One final note: in my experience, a large majority of manufacturers think that they are required to self-perform 51%, not 50%. This is not, and never has been, the requirement. That said, there is absolutely nothing wrong with treating 51% as your self-performance floor. Doing so builds in a little margin of error to help ensure compliance.

Step #3 – Exclude Cost of Materials

The 50% metric starts with the amount paid by the government, but the regulation specifies that the “cost of materials are excluded and not considered subcontracted.” So, we next need to exclude the cost of materials.

But what the heck is the “cost of materials?” 13 C.F.R. 125.6 doesn’t say, but a separate SBA regulation, 13 C.F.R. 125.1, provides a definition:

Cost of materials means costs of the items purchased, handling and associated shipping costs for the purchased items (which includes raw materials), commercial off-the-shelf items (and similar common supply items or commercial items that require additional manufacturing, modification or integration to become end items), special tooling, special testing equipment, and construction equipment purchased for and required to perform on the contract. In the case of a supply contract, cost of materials includes the acquisition of services or products from outside sources following normal commercial practices within the industry.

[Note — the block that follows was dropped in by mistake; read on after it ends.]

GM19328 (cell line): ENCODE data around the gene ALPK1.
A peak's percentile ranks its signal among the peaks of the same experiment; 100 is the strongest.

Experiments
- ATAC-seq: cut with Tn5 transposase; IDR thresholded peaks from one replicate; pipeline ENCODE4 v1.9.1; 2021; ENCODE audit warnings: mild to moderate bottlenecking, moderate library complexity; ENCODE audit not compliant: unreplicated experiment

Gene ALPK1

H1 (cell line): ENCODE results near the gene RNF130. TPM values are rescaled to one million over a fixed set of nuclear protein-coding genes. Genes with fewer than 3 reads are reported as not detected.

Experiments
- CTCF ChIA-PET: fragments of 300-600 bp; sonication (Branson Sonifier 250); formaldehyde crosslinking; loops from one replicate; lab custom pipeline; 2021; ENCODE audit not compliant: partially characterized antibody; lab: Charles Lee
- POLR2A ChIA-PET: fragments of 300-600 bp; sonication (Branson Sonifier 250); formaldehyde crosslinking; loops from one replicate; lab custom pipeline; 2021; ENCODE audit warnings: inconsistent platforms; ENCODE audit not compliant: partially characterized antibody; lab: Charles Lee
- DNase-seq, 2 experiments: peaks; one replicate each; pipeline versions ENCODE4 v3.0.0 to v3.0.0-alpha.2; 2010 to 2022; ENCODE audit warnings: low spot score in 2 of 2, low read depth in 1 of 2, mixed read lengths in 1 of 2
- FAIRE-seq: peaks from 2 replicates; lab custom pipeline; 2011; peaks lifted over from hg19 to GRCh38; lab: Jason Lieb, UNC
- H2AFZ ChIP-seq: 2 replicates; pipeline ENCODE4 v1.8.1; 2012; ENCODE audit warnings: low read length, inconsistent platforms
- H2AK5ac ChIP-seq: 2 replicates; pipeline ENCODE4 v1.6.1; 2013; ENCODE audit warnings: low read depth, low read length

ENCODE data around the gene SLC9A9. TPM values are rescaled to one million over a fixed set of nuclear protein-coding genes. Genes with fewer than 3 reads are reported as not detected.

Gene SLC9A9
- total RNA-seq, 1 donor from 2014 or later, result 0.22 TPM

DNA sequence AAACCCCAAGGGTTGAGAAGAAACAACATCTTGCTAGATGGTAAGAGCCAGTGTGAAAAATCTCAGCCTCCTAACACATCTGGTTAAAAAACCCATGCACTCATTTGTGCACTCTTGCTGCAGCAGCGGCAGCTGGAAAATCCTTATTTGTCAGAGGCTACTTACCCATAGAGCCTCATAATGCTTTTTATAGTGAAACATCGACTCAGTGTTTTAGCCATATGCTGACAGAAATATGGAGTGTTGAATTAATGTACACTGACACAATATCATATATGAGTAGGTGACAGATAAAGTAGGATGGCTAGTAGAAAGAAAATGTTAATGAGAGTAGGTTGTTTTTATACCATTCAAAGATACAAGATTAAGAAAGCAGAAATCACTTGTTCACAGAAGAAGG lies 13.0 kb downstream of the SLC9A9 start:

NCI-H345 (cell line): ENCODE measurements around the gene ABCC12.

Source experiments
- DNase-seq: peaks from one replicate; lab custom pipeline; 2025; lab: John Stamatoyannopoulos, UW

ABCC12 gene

It’s a lengthy definition, but the bottom line is that, in most cases, the money you spend buying the items you’d ordinarily view as “materials” are excluded.

An example may help.